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The top levels of the software run on the observer VAXstation, as tasks started up under the ADAM real time monitor (which is programmed in FORTRAN, has FORTH-like structures incorporated and runs under VMS/Windows).
The high level ICL commands (or sequences of ICL commands executed as ICL command files) are passed to the ADAM Cd and D tasks (one Cd task for the complete facility, plus one D task for each local processor involved). These ADAM tasks, after checking the formal existence of the command, its syntax and the parameter range, translate it into the string required by the destination microprocessor. The D task adds Ethernet code for source and destination, and passes it to the NIU for transmission. After Ethernet transmission, the destination NIU extracts the bare message and passes it to the required local controller (4MS or such). After more syntax and parameter checking, the local controller activates the mechanism hardware in one way or another, and monitors for completion. During all this time, the VAXstation, through its MIMIC task, shows the component status as `undefined' (i.e. in white, at the old or an intermediate position) on the MIMIC screen (any explicit `immediate status request' at this stage will also return `undefined' status and have the same effect on the MIMIC screen).
The usual practice is for the D task to issue a `delayed status request' for the component with every `move' or `initialise' command. This causes the local controller to return an Ethernet status message, but not until after the component has arrived at its target. The NIU and D task pick up this status return, the Cd task updates the component status in its table and the MIMIC task detects this status change, causing it to show the component in green on the MIMIC screen, at its new position.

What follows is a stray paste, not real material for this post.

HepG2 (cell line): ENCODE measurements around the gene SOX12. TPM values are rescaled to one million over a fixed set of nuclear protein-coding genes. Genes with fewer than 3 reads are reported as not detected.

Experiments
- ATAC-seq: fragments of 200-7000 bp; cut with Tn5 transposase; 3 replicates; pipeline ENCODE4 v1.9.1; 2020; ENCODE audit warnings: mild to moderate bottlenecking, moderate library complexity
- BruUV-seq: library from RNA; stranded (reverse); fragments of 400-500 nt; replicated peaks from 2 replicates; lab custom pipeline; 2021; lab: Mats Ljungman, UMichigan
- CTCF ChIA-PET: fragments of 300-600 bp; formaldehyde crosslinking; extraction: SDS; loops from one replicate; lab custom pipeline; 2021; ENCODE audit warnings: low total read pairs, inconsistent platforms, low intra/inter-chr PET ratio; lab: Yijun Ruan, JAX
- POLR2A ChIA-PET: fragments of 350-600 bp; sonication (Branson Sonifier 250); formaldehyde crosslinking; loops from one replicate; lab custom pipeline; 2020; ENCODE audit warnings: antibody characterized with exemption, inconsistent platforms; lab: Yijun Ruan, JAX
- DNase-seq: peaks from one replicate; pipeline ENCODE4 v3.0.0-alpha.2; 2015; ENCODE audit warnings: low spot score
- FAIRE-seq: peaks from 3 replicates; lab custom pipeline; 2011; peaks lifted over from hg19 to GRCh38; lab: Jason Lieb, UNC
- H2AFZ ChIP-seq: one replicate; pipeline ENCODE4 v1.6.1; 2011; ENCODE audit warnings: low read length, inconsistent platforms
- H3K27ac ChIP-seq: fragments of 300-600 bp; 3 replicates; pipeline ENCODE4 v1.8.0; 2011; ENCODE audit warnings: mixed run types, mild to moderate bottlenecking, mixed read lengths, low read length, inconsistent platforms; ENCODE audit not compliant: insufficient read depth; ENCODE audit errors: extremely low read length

All of this is in asynchronous operation, the process will take as long as is necessary for the mechanism concerned (plus an overhead of seconds for all the message-passing). All mechanisms or functions in all local controllers are accessible simultaneously, subject to traffic density on Ethernet. Any errors detected (such as timeout or communication error or parameter out of range) are reported all the way up, ending with the component shown in red on the MIMIC screen; an `immediate status request' at that point will usually inform the observer about the nature of the error (though not always about its cause).
Where speed is critical, there are special solutions, in hardware or in software. However, the above is the basic principle and it works, for those who are prepared to wait. The price of flexibility is sluggishness, but much of the `lost' time is recovered by the observer-proofness of the whole arrangement.
Most of the local controllers work in one FORTH dialect or another; this makes them powerful and fast, but the programmes are difficult to read and service. One hopes never to have to reprogramme 4MS, SMDM, Autoguider VME, CCD controller and such; this would require inhuman foresight on the part of their designers and in fact modifications are needed every few years as new applications emerge from development. For ease of adaptations, the software in most of these systems is based on a table of permitted functions and parameters, and a status array which faithfully reflects the real-life equipment. An excellent description of this RGO FORTH kernel is to be found in the ISIS 4MS manual ER 422.